Rubicon grows large sapphire crystals in sapphire furnaces in its Franklin Park, Batavia and Bensenville, Illinois-crystal growth facilities.  The company makes very large sapphire crystals – bulk crystal ranging in size from 30 kg to 85 kg to 200 kg – that are cored and shipped to a Rubicon finishing facility in Malaysia or to directly to finishing customers throughout Asia to make sapphire wafers that and then made into millions of little LED chips.  These LED chips are found in everything from smartphones, laptops and tablets, HDTVs, big ad displays, street lights, commercial lighting and even new LED light bulbs.

Why manufacture the sapphire crystals in the US?  According to Rubicon, the crystal growth process is a high precision process that uses energy that must be kept constant. Any deviation in the power during the crystal growth process can lead to imperfections in a crystal rendering that crystal unusable.

Based on a decade of Rubicon company experience and decades of semiconductor expertise, Rubicon has custom-built next-generation crystal growth furnaces for their US plants. Rubicon’s innovations have resulted in industry-leading large-diameter sapphire wafers – six inches or more in size versus the commonly made two, three and four inch wafers – that help bring LED chip manufacturers cost efficiencies they can’t achieve with smaller wafers.  To date, Rubicon has shipped 230,000 large diameter wafers.

“No other country in the world has reliable, low cost utilities like the US,” said William Weissman, CFO for Rubicon.  “We specifically have designed our crystal growth facilities around reliable resources for power and water.  The location in the US also allows us to protect our intellectual property inherent in our furnaces and processes in a way that cannot be maintained outside of the country.”

Study Finds LED Street Lights Generate 85% Energy Savings

Energy savings is one of the major arguments in favor of using LEDs for lighting applications including street lights. The people connected with LightSavers conducted a study based on a rather impressive two-and-a-half-year global pilot of LED street lamps in 15 separate trials across 12 cities around the globe including New York, London, Kolkata, India and Sydney, Australia. The study concluded that LED street lighting can generate energy savings as high as 85%. That’s a fairly impressive number.

The LightSaver trial concluded that LEDs are now mature enough for scale-up in most outdoor applications as well as bring the economical and social benefits to the masses. The report explored the global market status and potential for LED technology and provides guidelines for policymakers and city light managers who want to scale-up and finance large LED retrofits.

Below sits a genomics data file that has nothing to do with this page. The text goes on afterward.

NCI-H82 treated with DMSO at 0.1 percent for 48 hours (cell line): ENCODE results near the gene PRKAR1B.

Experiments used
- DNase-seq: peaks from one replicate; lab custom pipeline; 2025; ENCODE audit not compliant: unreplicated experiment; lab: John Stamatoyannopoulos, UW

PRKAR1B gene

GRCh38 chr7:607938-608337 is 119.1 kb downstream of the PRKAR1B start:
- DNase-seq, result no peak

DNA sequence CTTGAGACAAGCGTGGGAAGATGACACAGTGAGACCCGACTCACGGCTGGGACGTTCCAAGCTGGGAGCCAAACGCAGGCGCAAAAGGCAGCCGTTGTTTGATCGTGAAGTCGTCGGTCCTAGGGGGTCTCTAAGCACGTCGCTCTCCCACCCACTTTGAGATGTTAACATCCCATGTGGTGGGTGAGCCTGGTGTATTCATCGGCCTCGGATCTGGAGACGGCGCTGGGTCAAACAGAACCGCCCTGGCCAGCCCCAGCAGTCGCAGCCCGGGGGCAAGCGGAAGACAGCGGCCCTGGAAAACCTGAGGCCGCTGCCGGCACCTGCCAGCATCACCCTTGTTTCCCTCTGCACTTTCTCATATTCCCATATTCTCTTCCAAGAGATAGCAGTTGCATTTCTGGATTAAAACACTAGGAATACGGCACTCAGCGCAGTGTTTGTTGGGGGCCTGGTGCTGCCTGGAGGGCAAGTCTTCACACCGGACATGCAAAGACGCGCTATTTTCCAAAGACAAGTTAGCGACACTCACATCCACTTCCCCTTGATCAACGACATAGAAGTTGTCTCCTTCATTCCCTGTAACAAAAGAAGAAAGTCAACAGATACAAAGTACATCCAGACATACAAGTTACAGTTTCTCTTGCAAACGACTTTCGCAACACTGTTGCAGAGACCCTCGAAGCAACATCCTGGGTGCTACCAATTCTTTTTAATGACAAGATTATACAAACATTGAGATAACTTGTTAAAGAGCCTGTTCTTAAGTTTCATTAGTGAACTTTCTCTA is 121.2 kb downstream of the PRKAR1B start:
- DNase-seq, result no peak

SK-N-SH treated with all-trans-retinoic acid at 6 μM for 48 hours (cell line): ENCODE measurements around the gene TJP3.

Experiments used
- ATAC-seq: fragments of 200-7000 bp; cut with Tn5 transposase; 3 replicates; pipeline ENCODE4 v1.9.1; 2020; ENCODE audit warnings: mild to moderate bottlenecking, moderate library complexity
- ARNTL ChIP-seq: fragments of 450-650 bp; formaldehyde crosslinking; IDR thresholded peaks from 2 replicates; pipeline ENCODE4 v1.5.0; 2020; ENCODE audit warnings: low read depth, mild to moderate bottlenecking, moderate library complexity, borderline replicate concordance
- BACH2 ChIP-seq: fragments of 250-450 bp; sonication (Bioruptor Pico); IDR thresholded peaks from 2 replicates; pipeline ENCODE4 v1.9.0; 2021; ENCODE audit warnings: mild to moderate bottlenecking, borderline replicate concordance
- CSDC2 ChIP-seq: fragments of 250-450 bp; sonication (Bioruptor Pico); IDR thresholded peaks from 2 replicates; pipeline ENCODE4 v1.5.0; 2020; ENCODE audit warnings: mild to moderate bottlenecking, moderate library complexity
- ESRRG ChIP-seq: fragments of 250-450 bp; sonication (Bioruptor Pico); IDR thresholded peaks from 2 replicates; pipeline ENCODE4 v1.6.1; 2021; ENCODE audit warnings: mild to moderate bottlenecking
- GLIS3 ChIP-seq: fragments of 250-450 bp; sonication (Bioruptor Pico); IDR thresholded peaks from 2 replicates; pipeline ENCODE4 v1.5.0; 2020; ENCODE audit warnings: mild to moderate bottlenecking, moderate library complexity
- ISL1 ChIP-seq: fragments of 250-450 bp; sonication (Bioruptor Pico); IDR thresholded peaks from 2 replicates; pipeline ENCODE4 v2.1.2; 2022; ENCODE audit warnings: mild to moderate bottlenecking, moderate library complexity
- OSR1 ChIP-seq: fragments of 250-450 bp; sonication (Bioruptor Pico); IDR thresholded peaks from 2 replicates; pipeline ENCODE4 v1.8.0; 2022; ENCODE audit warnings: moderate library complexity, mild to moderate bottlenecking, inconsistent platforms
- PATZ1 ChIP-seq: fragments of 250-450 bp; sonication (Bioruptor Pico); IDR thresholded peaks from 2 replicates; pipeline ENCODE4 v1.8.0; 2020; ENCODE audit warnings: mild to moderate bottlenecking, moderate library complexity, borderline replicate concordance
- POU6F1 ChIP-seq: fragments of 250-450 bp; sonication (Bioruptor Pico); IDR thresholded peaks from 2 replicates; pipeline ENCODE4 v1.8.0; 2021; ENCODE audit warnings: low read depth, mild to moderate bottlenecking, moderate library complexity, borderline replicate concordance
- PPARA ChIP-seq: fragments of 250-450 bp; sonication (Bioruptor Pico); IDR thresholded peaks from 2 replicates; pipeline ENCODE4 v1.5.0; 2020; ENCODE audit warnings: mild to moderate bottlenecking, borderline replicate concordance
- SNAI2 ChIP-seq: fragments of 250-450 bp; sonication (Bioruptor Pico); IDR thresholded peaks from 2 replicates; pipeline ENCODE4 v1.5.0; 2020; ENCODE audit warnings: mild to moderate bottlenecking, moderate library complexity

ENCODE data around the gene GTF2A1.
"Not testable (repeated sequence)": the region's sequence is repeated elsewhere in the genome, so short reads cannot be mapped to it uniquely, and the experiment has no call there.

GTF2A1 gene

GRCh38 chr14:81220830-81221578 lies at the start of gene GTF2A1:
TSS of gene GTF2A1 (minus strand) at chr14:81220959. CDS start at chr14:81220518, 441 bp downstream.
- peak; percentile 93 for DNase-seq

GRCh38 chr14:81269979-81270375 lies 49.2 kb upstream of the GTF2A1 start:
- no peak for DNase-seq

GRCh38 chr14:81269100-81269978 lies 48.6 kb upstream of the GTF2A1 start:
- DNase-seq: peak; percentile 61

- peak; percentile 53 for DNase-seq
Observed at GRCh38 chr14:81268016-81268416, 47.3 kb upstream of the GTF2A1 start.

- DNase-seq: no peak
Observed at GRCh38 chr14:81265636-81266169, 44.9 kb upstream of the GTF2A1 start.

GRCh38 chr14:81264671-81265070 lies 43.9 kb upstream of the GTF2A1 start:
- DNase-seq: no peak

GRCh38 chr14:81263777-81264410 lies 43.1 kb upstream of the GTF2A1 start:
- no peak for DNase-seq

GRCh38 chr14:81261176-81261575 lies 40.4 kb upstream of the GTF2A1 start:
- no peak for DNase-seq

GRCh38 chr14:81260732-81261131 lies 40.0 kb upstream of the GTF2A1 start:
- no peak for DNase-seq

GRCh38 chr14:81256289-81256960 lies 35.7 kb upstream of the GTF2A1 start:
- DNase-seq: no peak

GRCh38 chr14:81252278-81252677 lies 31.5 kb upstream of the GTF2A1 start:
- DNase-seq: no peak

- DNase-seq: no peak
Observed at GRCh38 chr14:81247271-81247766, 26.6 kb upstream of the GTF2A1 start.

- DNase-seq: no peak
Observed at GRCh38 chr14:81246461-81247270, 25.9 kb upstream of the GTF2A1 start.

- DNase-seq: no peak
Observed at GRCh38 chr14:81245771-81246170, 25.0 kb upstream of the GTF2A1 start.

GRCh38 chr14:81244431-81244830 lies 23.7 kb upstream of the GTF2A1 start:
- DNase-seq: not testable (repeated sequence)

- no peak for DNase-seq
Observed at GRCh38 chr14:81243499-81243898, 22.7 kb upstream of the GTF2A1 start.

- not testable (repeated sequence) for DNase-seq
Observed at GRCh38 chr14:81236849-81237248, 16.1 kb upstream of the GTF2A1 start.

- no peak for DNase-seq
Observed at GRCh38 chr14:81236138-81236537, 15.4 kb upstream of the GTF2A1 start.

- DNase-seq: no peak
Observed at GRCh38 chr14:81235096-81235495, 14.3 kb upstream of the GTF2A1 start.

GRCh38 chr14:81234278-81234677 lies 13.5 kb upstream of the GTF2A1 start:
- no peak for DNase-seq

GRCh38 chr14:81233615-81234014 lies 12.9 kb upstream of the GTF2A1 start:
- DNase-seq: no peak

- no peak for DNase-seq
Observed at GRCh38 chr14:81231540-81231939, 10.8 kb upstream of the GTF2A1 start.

Some specific study findings directly relating to lighting include:

• Surveys in Kolkata, London, Sydney and Toronto indicated that citizens prefer LED lighting, with 68% to 90% of respondents endorsing city-wide rollout of the technology.

• LED lighting was found to be a durable technology with the need for minimal repairs; the failure rate of LED products over 6,000 hours is around 1%, compared, for example, to around 10% for conventional lighting over a similar time period.

You can see a video about the Kolkata trial  here:

The findings of LightSavers are presented for the first time in the new report, Lighting the Clean Revolution: The Rise of LED Street Lighting and What it Means for Cities: www.TheCleanRevolution.org. The results of the study were distributed via press release from Royal Philips Electronics. The report was produced by The Climate Group in partnership with Philips in support of the campaign’s argument that major energy savings can be achieved virtually overnight at relatively little cost.

Additional Facts:

• Lighting is responsible for 19% of global electricity use and around 6% of global greenhouse gas emissions1.

• Doubling lighting efficiency globally would have a climate impact equivalent to eliminating half the emissions of all electricity and heat production in the EU2.

• In the United States alone, cutting the energy used by lighting by 40% would save US$53 billion in annual energy costs, and reduce energy demand equivalent to 198 mid-size power stations3.

References:

1 IEA (2006) Light’s Labour’s Lost, OECD/IEA

2 ‘Homes’ includes CO2 emissions from residential use of gas and electricity. Figures from: IEA, 2011, CO2 emissions from fuel combustion: Highlights.

3 Power stations at 2 TWh of generation each year. Data from Philips Market Intelligence and IEA: Philips (2011) ‘The LED lighting revolution: A summary of the global energy savings potential’, based on IEA analysis.